August 29th is the anniversary of the most notorious and costliest hurricane in U.S. history, Katrina, but also Hurricane Ida 16 years later in 2021. Both made landfall along the Gulf Coast, devastating communities in Louisiana and Mississippi with storm surge and flooding.
On Wednesday August 24, 2005 tropical depression 12 strengthened into tropical storm Katrina and hit the Florida Keys as a CAT 1 Hurricane on Thursday. During its 6 hours in the sunshine state, Katrina left $600M in damage and was responsible for 14 deaths.
Katrina then reemerged into the Gulf, weakened from time over land as a tropical storm. But that didn’t last long, by Saturday Katrina was a MAJOR hurricane, a powerful CAT 3 and then rapidly intensified into a CAT 5 with winds of 175 mph.
Just before landfall Katrina weakened to a CAT 3 with sustained winds of 125 mph. The rapid weakening was likely due to an eyewall replacement cycle just ahead of landfall. The first landfall was in SE Louisiana before a second landfall along the Mississippi Gulf Coast.
Despite weakening, Katrina’s shear size created huge waves and wide reaching impacts. Just offshore from southern Alabama a wave of 55’ was measured as Katrina came ashore.
The storm surge from where Katrina made landfall was nearly impossible to determine due to the damage, but it is estimated to have been 24 to 28 ft along the Mississippi coast across a swath about 20 miles wide, centered around Bay St. Louis.
The city of New Orleans was evacuated the day before Katrina hit and many people could not get out in time, and the “Superdome” became a shelter for nearly 20,000 people. Officials weren’t ready for the influx of people – they only brought supplies for 15k people for 3 days.
The levees in the city of New Orleans were breached by a surge of 15-19 feet, leaving 80% of the city underwater. Over 10 feet of water covered St. Bernard Parish, covering rooftops. In the lower ninth ward 6 to 8 feet of water stranded people in their homes. Winds gusted up to 100 mph in the city.
Sadly, over 2,000 people lost their lives during Hurricane Katrina and its aftermath. Katrina is the third deadliest hurricane in U.S. History, after the 1900 Galveston Hurricane and 1928 Lake Okeechobee Hurricane. It remains the costliest natural disaster in U.S. History – producing $193.8B in damages (2023 cost adjusted).
The first landfall of Ida was in Port Fourchon, Louisiana at 11:55 AM CDT on August 29th. Winds were sustained at 150 mph and pressure was down to 930 mb. Ida tied Hurricane Laura from the previous year for the strongest storm on record to hit the state.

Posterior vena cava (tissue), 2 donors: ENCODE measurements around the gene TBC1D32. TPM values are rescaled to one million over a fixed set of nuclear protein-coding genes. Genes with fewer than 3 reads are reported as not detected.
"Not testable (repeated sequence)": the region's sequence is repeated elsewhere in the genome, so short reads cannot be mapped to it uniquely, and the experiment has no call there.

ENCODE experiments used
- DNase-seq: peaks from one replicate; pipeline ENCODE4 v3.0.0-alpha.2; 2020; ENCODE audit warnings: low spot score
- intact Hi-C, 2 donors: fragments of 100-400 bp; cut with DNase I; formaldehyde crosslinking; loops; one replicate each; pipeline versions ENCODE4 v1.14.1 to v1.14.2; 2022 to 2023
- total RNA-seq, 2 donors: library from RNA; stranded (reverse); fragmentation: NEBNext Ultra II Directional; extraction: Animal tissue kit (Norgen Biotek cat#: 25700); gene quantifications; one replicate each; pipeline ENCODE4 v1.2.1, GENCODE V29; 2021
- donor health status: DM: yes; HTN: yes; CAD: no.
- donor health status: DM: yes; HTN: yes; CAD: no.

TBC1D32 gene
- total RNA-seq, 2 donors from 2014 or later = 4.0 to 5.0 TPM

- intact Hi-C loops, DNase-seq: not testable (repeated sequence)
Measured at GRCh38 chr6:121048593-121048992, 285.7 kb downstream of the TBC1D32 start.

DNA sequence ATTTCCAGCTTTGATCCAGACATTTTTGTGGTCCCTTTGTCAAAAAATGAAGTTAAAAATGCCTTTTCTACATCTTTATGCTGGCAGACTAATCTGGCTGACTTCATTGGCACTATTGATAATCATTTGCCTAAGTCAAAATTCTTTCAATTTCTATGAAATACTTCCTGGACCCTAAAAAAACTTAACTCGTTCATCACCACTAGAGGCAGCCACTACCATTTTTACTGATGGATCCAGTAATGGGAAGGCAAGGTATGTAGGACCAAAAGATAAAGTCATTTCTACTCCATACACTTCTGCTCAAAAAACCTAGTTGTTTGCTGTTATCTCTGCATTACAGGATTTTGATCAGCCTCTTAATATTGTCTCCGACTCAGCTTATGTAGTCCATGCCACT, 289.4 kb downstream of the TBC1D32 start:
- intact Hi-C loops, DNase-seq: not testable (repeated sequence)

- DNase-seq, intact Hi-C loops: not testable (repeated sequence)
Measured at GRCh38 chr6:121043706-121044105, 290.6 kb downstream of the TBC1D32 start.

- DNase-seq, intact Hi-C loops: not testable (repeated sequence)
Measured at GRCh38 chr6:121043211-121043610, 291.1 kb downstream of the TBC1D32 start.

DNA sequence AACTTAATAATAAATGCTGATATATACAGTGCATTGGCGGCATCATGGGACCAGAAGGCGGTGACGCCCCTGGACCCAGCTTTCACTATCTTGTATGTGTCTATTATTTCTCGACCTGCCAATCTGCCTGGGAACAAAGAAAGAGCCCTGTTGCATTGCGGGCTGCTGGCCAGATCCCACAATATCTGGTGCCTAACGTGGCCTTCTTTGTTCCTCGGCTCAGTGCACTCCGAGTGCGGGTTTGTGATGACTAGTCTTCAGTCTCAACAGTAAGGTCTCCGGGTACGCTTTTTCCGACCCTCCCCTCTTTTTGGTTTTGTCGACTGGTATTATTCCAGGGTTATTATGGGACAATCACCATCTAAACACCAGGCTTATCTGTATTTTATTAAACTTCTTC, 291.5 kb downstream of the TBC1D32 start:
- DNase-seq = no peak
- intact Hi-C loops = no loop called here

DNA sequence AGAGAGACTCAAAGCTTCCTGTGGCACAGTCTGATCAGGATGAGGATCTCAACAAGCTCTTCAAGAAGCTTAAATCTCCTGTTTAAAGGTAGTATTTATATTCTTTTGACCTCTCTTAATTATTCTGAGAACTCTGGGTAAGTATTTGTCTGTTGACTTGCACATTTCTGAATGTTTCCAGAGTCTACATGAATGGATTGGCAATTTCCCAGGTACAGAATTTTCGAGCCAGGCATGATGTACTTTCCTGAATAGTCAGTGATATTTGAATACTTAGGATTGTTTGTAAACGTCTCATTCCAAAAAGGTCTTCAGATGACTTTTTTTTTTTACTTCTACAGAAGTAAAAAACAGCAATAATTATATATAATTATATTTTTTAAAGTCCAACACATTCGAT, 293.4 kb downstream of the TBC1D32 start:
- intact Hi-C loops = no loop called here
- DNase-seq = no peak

The second landfall occurred at 2:00 PM CST near Galliano, Louisiana as a category 4 storm with sustained winds of 145 mph and pressure of 934 mb.
24 tornadoes touched down in Gulf Coast states and into the South as Ida was under tropical characterization. 34 people in Gulf Coast states lost their lives because of Ida, most in post-storm fatalities of heat exhaustion and CO2 poisoning from generators.
After devastating the gulf coast, Ida then traveled north through the Appalachians, eventually becoming post tropical over West Virginia on September 1st. Despite the downgrade in status, Ida brought deadly flash flooding and damaging tornadoes along the I-95 corridor from Maryland to New England.
An EF-2 tornado touched down near Annapolis and there were 7 confirmed tornadoes in Eastern Pennsylvania & New Jersey. An EF-3 was on the ground for more than 12 miles in Mullica Hill, NJ, the strongest in the state in 31 years.
More widespread than the tornadoes was the flooding – made worse by previous tropical systems Henri and Fred which saturated the soils in the Northeast.
Flash flooding on the night of September 1st turned streets around the NYC metro into rivers – 4 separate flash flood emergencies were issued by the NWS as basement apartments flooded and subway systems. Sadly, 49 people lost their lives in the Northeast as a result of Ida, 48 as a result of flooding.
Ida was the costliest disaster of 2021, with over $60B in damages.